I’ve voiced before that Alzheimer’s—specifically, dementia—is a disease that has personally impacted my family and therefore, is a topic I want to be more vocal about.

Losing my mom to dementia, was and still is difficult; but I know she would be proud that I am doing what I can to be active in helping to spread some knowledge about the disease.

Recently, TheGuardian.com released an article entitled Stressful experiences can age brain ‘by years’. Alzheimer’s experts hear, which states that stressful events in early life can negatively impact brain health.

According to Wisconsin University’s school of medicine and public health, they found that “[African Americans] experienced 60% more stressful events than white people during their lifetimes…in African Americans, each stressful experience was equivalent to approximately four years of cognitive ageing.”

Wow. Four years of cognitive ageing. As a black man who happened to lose his mother to dementia, this resonates with me. Although the article claims the data does not prove an increased risk of dementia, the overall impact on brain health, alone, is alarming.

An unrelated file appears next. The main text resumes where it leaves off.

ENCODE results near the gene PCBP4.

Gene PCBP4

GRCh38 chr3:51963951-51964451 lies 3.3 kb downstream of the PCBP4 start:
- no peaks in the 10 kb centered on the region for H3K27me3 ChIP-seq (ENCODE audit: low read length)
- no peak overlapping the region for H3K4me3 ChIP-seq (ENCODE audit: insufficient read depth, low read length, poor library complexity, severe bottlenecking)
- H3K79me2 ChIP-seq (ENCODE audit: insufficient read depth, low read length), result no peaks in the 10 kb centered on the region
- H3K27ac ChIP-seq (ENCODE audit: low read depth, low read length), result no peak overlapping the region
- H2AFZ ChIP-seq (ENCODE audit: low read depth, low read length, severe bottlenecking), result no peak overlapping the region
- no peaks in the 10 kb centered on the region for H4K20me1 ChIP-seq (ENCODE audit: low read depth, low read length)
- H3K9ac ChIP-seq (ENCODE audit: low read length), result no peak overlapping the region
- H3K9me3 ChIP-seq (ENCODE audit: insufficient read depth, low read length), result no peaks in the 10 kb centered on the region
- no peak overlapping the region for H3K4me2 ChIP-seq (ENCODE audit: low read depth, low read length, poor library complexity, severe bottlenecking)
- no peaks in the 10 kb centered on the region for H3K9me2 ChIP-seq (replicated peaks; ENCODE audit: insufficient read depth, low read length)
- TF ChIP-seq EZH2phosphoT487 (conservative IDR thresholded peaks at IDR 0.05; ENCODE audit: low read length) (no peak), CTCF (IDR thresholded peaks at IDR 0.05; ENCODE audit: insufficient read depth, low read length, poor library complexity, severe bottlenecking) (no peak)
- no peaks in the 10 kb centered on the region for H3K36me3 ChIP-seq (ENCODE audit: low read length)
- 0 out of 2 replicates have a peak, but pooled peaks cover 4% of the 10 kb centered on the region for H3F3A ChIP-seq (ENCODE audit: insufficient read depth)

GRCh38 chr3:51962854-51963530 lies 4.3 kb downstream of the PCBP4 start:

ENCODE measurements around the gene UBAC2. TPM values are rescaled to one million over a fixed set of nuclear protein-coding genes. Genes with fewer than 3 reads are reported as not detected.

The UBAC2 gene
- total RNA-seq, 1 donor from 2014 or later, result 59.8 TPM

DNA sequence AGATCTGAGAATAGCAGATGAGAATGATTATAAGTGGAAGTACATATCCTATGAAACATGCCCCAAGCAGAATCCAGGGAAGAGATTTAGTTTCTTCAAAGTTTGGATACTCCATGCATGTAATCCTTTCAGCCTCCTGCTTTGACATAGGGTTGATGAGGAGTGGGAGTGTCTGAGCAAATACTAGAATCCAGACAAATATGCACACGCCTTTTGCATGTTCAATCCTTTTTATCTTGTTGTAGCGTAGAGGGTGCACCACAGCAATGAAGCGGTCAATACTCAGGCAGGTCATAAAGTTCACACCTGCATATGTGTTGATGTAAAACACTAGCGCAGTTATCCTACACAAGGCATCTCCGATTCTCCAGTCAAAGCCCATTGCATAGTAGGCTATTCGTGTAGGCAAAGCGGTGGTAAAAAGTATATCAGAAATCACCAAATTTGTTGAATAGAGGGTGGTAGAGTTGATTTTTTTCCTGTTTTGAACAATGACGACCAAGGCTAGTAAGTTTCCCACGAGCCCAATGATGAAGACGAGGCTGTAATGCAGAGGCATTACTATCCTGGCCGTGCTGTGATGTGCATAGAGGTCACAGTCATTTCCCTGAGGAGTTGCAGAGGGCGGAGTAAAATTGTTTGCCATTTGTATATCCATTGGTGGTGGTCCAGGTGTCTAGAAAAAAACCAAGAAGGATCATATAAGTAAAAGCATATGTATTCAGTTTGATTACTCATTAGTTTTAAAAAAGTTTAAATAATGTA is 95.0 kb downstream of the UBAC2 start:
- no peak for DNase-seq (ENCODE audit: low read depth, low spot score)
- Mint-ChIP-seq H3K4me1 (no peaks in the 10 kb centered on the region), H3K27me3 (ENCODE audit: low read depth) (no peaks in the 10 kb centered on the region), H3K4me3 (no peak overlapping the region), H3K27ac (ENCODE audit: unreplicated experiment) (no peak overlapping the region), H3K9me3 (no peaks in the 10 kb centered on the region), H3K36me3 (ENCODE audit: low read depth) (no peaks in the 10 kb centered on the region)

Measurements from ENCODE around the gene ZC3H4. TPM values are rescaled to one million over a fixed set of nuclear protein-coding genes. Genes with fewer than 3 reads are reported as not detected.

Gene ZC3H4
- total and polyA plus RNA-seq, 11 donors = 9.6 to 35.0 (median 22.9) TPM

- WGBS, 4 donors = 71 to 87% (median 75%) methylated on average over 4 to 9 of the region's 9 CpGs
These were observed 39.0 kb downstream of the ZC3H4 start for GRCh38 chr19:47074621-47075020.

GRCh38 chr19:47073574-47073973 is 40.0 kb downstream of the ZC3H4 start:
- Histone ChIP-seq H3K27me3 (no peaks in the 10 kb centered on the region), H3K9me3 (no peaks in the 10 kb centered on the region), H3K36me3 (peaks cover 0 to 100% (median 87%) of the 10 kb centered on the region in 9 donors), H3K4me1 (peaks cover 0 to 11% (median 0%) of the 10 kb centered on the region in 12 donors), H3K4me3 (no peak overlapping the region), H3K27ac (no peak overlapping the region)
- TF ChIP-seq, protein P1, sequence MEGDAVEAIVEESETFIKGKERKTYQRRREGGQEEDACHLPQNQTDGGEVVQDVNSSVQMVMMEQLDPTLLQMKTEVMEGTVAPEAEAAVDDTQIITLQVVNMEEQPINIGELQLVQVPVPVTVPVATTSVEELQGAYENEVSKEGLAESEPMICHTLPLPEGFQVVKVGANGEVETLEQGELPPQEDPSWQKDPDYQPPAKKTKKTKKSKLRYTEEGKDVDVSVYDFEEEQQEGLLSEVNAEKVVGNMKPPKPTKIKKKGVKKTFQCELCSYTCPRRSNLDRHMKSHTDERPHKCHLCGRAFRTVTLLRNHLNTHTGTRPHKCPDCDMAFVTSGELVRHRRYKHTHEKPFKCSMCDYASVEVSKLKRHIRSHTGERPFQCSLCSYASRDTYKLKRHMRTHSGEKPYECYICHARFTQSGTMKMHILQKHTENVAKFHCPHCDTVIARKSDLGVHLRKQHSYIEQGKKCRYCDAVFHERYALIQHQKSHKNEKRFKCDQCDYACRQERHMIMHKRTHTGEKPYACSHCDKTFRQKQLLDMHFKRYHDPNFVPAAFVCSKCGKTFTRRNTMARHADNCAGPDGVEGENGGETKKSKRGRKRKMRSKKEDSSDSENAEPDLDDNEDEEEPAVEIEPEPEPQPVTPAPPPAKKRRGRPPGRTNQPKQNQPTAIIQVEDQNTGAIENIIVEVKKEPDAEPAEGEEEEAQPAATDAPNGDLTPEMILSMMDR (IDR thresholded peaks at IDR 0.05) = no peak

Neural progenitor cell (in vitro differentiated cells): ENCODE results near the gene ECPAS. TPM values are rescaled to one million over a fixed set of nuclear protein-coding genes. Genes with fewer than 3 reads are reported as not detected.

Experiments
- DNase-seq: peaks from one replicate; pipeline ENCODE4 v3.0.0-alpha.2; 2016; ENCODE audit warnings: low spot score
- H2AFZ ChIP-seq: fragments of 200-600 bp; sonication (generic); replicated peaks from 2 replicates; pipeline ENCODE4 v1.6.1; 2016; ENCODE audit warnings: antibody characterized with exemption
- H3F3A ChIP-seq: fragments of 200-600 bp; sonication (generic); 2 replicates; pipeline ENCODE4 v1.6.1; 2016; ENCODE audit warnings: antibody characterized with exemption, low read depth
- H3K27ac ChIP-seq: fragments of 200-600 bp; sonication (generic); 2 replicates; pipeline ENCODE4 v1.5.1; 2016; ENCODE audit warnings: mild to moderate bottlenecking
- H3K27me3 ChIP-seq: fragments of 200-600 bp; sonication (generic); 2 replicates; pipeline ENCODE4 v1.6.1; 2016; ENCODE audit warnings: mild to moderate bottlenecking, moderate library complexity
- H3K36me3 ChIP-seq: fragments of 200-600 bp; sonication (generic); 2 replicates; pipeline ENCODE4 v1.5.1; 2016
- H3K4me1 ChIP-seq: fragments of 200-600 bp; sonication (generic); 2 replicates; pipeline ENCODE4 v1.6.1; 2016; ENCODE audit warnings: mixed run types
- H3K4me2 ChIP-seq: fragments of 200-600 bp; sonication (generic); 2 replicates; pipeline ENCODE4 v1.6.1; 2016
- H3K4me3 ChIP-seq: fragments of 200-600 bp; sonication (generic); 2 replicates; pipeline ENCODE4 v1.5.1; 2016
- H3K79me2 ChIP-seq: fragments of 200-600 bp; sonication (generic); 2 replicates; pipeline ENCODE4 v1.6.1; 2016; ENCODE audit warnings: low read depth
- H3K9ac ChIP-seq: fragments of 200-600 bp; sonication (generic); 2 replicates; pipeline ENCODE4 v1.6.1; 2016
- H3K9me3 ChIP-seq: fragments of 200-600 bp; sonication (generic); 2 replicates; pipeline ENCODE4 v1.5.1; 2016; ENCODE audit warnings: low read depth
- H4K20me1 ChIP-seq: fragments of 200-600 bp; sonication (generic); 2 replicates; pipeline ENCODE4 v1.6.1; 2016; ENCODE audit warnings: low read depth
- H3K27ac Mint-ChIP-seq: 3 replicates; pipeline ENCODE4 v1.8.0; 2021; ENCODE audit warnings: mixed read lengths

FOUR years.

The stressful factors listed are “the death of a parent, abuse, loss of a job, loss of a home…poverty, living in a disadvantaged neighbourhood, divorce”—many of us have experienced one or more of these circumstances.

In fact, with African Americans having a higher chance of living in poverty or disadvantaged communities, these "stressful events" may be considered normal to some. This shouldn't be the case, but for many it's their life.

Furthermore, regardless of race or ethnicity, we all know someone who has gone through these stressful circumstances; so to think these events could correlate to Alzheimers in our 50s and beyond is eye-opening.

Wow.

I do not have an ultimate solution to eliminating the stressful factors in your life. Hell, I can’t even say that one day, it’ll all come to an end. I would like to, but you and I both know, sometimes, life doesn’t work out that way.

What I can say is, stay strong; and when you aren’t feeling your strongest, find a source of light. Remember that you have purpose. Remember that you’ve overcome obstacles before, which makes you capable to fight any forthcoming adversity. Dig deep, and keep referencing that one thing or person that keeps you going. Turn to your faith or whatever ideology you believe in.

Resilient Warriors, take care of yourselves. Take care of the people around you. Life is hard. So dispense the support you, too, wish to receive.
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Love You, Mom.